STATE v. WILSON, 164 Ariz. 406 (App. 1990)

793 P.2d 559

The STATE of Arizona, Appellee, v. Kenneth Tim WILSON, Appellant.

No. 2 CA-CR 89-0150.Court of Appeals of Arizona, Division Two, Department A.
May 17, 1990.

Appeal from the Superior Court of Pima County, Cause No. CR-23718, Bernardo P. Velasco, J.

Page 407

Robert K. Corbin, Atty. Gen. by Jessica Gifford Funkhouser and Bruce M. Ferg, Tucson, for appellee.

Law Office of Paul Scott Simon by Paul Scott Simon, Tucson, for appellant.



Appellant was found guilty after a jury trial of theft of a motorcycle worth over $1,000 and felony flight from a law enforcement vehicle. He was sentenced to concurrent three-year terms of probation. Counsel has filed a brief under Anders v. California, 386 U.S. 738, 87 S.Ct. 1396, 18 L.Ed.2d 493 (1967), and State v. Leon, 104 Ariz. 297, 451 P.2d 878 (1969). Appellant has not filed a supplemental brief.

Appellant claims that the trial court erred in denying his motions to suppress. However, the record demonstrates that the prosecutor moved to strike all of appellant’s motions for failure to provide any factual grounds as required under Ariz.R.Crim.P. 35.1, 17 A.R.S. Appellant’s motions to suppress the statements were never supplemented and factual bases were never supplied. The comment to Rule 35.1 states that a motion which does not detail its factual support is insufficient. The motions were denied on the basis of a violation of Rule 35.1 with no evidence being taken and no argument on the merits of the motions. Defective motions can operate to waive even constitutional issues. See State v. Tison, 129 Ariz. 526, 633 P.2d 335 (1981) cert. denied, 459 U.S. 882, 103 S.Ct. 180, 74 L.Ed.2d 147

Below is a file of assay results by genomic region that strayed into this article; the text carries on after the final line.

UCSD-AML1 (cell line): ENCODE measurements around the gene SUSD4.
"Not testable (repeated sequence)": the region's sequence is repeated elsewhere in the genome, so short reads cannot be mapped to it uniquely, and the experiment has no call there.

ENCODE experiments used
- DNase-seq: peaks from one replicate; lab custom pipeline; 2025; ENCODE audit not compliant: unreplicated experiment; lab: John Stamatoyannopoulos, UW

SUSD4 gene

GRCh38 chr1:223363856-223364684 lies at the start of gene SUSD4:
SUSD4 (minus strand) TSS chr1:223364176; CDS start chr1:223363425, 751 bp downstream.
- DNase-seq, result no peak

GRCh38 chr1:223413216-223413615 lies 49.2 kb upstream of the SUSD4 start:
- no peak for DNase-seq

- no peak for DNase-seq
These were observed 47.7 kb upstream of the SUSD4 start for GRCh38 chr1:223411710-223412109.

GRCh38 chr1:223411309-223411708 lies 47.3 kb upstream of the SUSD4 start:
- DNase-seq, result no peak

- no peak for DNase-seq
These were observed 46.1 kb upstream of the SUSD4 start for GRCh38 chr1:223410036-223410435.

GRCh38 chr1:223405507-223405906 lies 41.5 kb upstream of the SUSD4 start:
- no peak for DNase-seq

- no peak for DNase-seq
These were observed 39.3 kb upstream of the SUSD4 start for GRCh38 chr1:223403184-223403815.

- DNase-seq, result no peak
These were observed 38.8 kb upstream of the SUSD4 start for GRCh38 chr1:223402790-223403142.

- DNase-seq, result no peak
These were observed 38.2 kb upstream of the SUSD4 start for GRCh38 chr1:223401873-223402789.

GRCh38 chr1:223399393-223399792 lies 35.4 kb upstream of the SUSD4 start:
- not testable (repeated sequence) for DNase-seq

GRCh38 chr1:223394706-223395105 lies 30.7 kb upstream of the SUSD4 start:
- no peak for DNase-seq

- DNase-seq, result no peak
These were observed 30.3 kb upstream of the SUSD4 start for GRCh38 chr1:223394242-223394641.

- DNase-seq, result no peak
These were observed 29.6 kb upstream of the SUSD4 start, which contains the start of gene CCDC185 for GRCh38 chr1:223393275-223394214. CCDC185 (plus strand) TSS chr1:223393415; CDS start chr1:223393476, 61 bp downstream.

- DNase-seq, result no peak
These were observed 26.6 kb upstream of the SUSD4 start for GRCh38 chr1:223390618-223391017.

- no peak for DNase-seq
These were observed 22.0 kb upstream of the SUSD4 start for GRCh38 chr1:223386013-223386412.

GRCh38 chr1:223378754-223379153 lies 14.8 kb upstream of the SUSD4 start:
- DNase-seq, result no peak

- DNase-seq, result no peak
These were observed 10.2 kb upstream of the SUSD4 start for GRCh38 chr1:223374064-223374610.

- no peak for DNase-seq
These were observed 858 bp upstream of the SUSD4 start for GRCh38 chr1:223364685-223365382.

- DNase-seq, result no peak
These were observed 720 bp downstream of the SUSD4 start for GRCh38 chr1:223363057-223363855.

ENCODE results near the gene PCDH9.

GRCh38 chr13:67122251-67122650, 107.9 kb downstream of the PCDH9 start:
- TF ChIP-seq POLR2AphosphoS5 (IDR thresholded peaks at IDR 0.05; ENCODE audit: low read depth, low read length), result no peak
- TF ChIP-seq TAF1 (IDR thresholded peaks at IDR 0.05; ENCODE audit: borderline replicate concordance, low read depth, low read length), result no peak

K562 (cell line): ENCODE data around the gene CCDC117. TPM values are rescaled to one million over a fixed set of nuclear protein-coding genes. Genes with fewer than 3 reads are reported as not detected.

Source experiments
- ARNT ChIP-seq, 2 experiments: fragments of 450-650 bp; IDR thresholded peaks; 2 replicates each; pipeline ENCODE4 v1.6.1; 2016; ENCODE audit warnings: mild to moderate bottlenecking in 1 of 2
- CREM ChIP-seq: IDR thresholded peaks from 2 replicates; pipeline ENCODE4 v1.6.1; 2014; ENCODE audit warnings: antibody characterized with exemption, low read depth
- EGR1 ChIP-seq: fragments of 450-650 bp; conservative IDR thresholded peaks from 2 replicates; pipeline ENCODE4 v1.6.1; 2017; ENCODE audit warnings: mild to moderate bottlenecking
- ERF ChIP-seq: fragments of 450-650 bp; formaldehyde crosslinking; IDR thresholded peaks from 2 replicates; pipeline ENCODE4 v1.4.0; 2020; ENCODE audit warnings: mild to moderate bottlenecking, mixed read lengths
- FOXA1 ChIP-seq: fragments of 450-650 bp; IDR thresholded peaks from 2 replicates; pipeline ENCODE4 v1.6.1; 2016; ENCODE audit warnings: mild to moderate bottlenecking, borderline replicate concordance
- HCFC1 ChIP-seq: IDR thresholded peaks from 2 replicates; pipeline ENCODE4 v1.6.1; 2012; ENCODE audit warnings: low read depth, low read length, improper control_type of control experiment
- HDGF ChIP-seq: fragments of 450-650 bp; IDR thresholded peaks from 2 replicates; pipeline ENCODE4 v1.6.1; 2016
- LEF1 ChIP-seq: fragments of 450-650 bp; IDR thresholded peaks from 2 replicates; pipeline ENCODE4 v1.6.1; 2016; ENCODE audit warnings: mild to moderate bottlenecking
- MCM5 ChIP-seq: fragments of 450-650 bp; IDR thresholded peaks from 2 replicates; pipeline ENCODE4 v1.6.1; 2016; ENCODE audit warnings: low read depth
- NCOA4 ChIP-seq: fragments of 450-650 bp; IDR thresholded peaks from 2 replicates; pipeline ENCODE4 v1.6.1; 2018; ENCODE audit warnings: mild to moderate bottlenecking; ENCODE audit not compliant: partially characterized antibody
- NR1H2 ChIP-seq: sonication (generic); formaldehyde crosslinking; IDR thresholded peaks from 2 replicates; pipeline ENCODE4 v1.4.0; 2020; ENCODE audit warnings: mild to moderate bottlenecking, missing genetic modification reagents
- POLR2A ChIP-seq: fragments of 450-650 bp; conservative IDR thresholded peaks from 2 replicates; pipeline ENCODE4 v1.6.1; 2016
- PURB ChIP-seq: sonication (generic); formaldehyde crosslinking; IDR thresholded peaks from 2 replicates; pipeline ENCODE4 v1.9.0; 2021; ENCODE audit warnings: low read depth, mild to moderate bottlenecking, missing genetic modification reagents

(1982). As the state points out, there was no burden on the prosecution to show that the statements were made voluntarily since the issue was not before the court absent a filing of a procedurally proper suppression motion. Wainwright v. Sykes, 433 U.S. 72, 97 S.Ct. 2497, 53 L.Ed.2d 594 (1977); State v. Alvarado, 121 Ariz. 485, 591 P.2d 973 (1979).

Moreover, appellant’s statements to police did not amount to fundamental error. Appellant’s initial statements were made before he was under arrest and were admissible even if appellant had made a proper suppression motion. See State v. Carter, 145 Ariz. 101, 700 P.2d 488 (1985). Appellant’s subsequent statements were made after he was given Miranda warnings and had indicated a willingness to speak to the officers. The record demonstrates that he was not coerced and that the statements were clearly voluntary.

Our review of the entire record for fundamental error reveals none. Therefore, the judgment of convictions and the terms of probation are affirmed.

ROLL, P.J., and HOWARD, J., concur.